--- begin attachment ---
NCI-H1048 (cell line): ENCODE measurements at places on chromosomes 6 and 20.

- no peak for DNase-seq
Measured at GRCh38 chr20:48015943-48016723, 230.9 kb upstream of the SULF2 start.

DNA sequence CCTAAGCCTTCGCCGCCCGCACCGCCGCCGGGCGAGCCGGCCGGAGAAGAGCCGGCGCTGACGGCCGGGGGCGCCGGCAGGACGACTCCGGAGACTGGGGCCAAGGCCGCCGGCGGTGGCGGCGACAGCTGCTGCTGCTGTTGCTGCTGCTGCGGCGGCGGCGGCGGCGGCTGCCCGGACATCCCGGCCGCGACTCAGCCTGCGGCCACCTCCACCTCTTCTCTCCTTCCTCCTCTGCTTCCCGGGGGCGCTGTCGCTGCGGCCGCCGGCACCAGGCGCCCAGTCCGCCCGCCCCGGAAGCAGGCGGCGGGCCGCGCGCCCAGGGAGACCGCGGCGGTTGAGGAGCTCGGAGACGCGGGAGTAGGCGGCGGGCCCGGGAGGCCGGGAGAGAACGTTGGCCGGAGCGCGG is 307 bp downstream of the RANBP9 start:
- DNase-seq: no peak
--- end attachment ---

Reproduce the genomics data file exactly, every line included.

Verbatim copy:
NCI-H1048 (cell line): ENCODE measurements at places on chromosomes 6 and 20.

- no peak for DNase-seq
Measured at GRCh38 chr20:48015943-48016723, 230.9 kb upstream of the SULF2 start.

DNA sequence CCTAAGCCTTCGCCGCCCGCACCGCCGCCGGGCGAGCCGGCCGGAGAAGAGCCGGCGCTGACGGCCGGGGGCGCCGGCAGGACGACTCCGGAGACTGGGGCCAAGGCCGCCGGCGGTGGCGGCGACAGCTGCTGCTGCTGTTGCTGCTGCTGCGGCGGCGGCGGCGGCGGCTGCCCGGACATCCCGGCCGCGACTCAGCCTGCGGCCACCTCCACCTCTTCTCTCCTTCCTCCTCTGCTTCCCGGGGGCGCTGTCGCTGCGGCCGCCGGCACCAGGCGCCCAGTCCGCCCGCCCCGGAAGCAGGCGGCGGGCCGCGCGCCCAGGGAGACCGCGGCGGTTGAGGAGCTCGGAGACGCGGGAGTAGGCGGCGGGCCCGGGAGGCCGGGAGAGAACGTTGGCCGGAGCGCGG is 307 bp downstream of the RANBP9 start:
- DNase-seq: no peak